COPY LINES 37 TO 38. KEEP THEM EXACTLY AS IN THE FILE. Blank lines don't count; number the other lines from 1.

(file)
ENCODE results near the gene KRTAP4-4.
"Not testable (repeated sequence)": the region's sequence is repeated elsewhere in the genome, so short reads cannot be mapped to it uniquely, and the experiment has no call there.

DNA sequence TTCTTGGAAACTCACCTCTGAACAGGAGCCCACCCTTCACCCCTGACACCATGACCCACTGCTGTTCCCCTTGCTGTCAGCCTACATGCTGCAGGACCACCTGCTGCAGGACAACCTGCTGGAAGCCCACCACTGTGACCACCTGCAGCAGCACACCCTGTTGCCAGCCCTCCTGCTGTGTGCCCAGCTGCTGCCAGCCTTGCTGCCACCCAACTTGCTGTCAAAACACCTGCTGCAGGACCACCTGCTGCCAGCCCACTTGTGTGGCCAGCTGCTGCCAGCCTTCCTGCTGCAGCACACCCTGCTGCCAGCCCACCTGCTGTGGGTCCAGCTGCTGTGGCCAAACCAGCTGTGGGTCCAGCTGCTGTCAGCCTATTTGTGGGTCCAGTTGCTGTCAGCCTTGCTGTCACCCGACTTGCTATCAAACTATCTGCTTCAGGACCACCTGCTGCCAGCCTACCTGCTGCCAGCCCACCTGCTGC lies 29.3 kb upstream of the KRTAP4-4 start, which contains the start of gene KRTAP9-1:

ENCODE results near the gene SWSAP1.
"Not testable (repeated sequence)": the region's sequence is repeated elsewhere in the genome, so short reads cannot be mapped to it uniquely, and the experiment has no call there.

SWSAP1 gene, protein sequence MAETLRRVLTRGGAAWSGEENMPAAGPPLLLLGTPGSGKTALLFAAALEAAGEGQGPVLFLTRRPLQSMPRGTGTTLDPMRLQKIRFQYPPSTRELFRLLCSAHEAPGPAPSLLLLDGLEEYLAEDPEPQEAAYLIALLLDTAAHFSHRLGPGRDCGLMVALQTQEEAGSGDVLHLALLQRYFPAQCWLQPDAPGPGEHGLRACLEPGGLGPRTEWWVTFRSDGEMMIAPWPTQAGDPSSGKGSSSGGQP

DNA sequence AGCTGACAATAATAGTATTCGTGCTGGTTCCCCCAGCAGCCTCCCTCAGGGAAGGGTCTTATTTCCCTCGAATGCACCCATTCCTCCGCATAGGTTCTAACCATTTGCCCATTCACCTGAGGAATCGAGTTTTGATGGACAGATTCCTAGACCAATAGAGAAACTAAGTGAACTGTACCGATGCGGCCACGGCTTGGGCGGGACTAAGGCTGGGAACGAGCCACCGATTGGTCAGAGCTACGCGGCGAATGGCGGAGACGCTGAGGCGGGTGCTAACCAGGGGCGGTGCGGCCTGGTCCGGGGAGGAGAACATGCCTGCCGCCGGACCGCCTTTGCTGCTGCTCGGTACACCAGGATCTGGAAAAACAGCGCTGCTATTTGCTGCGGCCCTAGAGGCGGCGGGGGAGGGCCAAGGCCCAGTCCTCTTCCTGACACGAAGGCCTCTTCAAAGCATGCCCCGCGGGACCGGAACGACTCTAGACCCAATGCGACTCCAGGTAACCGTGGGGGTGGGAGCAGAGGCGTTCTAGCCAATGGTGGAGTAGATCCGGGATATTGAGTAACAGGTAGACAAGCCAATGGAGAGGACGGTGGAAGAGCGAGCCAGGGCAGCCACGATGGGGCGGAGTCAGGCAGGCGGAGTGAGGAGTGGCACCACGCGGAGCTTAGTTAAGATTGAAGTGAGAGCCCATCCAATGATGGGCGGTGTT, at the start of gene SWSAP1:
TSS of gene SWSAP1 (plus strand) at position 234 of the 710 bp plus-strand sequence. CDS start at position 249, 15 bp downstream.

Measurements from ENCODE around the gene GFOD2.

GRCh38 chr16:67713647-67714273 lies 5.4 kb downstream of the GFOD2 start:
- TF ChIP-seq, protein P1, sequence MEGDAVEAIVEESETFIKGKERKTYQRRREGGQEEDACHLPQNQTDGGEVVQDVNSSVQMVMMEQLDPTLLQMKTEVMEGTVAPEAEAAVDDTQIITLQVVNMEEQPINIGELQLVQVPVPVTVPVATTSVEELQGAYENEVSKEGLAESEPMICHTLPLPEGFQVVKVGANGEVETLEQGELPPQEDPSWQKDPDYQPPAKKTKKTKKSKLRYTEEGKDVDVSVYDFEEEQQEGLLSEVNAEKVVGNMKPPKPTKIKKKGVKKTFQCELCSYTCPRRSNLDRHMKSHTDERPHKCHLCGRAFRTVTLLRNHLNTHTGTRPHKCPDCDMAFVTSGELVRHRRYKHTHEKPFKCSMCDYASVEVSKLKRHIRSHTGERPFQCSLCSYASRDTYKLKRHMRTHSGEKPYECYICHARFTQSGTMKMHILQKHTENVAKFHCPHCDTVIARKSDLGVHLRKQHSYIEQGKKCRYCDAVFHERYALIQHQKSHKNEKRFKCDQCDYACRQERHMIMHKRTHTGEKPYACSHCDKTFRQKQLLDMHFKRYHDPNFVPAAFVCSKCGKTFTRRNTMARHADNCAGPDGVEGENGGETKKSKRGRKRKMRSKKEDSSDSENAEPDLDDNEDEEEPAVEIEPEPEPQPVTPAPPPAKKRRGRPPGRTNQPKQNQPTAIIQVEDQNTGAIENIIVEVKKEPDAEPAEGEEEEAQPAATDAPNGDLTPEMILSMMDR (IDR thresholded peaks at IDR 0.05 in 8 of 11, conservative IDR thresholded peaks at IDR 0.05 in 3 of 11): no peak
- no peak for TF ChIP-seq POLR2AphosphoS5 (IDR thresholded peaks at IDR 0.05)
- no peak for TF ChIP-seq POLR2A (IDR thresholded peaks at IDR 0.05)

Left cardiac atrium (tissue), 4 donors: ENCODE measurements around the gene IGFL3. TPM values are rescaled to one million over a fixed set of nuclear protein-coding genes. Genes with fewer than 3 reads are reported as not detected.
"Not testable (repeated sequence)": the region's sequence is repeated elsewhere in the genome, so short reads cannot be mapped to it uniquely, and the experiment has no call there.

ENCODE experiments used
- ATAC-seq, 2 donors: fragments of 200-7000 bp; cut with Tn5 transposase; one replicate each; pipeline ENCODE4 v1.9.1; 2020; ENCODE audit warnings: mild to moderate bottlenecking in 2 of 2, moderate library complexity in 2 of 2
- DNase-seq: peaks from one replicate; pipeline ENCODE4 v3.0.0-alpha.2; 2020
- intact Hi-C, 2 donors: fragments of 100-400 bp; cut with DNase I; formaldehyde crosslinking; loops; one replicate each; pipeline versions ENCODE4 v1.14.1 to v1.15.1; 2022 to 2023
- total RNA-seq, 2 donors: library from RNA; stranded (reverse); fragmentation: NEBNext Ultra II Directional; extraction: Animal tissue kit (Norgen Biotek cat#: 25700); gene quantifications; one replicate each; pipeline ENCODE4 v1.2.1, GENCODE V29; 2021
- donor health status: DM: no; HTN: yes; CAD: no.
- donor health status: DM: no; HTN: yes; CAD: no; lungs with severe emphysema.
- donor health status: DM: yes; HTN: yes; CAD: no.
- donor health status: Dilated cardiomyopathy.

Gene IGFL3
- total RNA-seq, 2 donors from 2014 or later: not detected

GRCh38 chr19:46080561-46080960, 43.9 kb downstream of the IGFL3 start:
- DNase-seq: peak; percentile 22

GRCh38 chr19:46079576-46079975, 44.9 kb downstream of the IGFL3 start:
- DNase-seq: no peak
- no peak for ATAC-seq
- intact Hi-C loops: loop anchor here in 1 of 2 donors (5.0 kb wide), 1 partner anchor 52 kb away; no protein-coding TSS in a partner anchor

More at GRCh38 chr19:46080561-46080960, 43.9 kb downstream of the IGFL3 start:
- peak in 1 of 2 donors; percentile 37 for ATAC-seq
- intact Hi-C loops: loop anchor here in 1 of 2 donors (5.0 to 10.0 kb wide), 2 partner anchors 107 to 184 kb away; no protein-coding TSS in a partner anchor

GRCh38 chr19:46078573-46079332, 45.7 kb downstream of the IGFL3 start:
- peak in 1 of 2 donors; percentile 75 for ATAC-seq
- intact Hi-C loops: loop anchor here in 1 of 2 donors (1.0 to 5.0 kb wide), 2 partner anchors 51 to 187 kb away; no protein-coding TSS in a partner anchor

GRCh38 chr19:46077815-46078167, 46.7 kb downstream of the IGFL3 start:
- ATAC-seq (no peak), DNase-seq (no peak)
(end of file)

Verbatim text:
- peak in 1 of 2 donors; percentile 75 for ATAC-seq
- intact Hi-C loops: loop anchor here in 1 of 2 donors (1.0 to 5.0 kb wide), 2 partner anchors 51 to 187 kb away; no protein-coding TSS in a partner anchor